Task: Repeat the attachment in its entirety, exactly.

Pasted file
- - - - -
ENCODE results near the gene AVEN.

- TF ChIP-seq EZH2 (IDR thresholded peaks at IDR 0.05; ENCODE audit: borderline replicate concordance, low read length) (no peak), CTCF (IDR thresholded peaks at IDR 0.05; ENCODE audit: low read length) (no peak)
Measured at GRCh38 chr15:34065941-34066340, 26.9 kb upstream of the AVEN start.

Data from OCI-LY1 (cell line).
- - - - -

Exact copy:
ENCODE results near the gene AVEN.

- TF ChIP-seq EZH2 (IDR thresholded peaks at IDR 0.05; ENCODE audit: borderline replicate concordance, low read length) (no peak), CTCF (IDR thresholded peaks at IDR 0.05; ENCODE audit: low read length) (no peak)
Measured at GRCh38 chr15:34065941-34066340, 26.9 kb upstream of the AVEN start.

Data from OCI-LY1 (cell line).